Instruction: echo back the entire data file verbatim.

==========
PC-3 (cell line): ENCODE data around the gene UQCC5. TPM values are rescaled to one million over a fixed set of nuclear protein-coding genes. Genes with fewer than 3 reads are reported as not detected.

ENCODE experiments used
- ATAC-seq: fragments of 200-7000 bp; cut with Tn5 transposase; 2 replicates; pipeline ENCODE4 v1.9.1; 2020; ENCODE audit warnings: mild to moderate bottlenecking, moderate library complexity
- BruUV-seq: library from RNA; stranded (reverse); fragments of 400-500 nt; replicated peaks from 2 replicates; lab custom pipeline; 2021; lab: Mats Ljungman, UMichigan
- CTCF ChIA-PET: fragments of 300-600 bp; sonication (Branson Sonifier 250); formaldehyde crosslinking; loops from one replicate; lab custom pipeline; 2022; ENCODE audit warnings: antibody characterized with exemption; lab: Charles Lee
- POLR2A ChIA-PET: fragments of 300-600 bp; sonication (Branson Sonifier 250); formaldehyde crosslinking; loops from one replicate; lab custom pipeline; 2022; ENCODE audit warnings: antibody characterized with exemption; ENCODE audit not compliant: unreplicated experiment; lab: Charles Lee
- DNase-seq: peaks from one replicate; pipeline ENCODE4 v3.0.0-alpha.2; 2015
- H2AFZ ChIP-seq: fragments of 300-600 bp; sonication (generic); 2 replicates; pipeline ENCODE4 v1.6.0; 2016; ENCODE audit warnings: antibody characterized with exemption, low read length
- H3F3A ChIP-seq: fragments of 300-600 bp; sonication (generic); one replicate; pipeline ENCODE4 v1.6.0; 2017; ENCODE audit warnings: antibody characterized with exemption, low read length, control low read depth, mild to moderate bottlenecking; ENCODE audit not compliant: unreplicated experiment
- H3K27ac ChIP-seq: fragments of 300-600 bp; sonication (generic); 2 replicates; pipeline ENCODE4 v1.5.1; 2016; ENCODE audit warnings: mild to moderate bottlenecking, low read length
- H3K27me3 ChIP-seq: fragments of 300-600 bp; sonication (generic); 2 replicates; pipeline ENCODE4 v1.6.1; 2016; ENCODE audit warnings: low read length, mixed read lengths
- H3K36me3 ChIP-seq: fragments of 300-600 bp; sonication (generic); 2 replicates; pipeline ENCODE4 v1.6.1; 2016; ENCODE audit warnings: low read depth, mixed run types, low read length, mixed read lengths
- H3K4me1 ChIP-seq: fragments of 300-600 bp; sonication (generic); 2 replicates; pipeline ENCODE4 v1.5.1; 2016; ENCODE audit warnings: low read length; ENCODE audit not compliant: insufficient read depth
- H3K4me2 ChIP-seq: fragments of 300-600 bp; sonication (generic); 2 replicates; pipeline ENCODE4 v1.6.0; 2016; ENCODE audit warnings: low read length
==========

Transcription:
PC-3 (cell line): ENCODE data around the gene UQCC5. TPM values are rescaled to one million over a fixed set of nuclear protein-coding genes. Genes with fewer than 3 reads are reported as not detected.

ENCODE experiments used
- ATAC-seq: fragments of 200-7000 bp; cut with Tn5 transposase; 2 replicates; pipeline ENCODE4 v1.9.1; 2020; ENCODE audit warnings: mild to moderate bottlenecking, moderate library complexity
- BruUV-seq: library from RNA; stranded (reverse); fragments of 400-500 nt; replicated peaks from 2 replicates; lab custom pipeline; 2021; lab: Mats Ljungman, UMichigan
- CTCF ChIA-PET: fragments of 300-600 bp; sonication (Branson Sonifier 250); formaldehyde crosslinking; loops from one replicate; lab custom pipeline; 2022; ENCODE audit warnings: antibody characterized with exemption; lab: Charles Lee
- POLR2A ChIA-PET: fragments of 300-600 bp; sonication (Branson Sonifier 250); formaldehyde crosslinking; loops from one replicate; lab custom pipeline; 2022; ENCODE audit warnings: antibody characterized with exemption; ENCODE audit not compliant: unreplicated experiment; lab: Charles Lee
- DNase-seq: peaks from one replicate; pipeline ENCODE4 v3.0.0-alpha.2; 2015
- H2AFZ ChIP-seq: fragments of 300-600 bp; sonication (generic); 2 replicates; pipeline ENCODE4 v1.6.0; 2016; ENCODE audit warnings: antibody characterized with exemption, low read length
- H3F3A ChIP-seq: fragments of 300-600 bp; sonication (generic); one replicate; pipeline ENCODE4 v1.6.0; 2017; ENCODE audit warnings: antibody characterized with exemption, low read length, control low read depth, mild to moderate bottlenecking; ENCODE audit not compliant: unreplicated experiment
- H3K27ac ChIP-seq: fragments of 300-600 bp; sonication (generic); 2 replicates; pipeline ENCODE4 v1.5.1; 2016; ENCODE audit warnings: mild to moderate bottlenecking, low read length
- H3K27me3 ChIP-seq: fragments of 300-600 bp; sonication (generic); 2 replicates; pipeline ENCODE4 v1.6.1; 2016; ENCODE audit warnings: low read length, mixed read lengths
- H3K36me3 ChIP-seq: fragments of 300-600 bp; sonication (generic); 2 replicates; pipeline ENCODE4 v1.6.1; 2016; ENCODE audit warnings: low read depth, mixed run types, low read length, mixed read lengths
- H3K4me1 ChIP-seq: fragments of 300-600 bp; sonication (generic); 2 replicates; pipeline ENCODE4 v1.5.1; 2016; ENCODE audit warnings: low read length; ENCODE audit not compliant: insufficient read depth
- H3K4me2 ChIP-seq: fragments of 300-600 bp; sonication (generic); 2 replicates; pipeline ENCODE4 v1.6.0; 2016; ENCODE audit warnings: low read length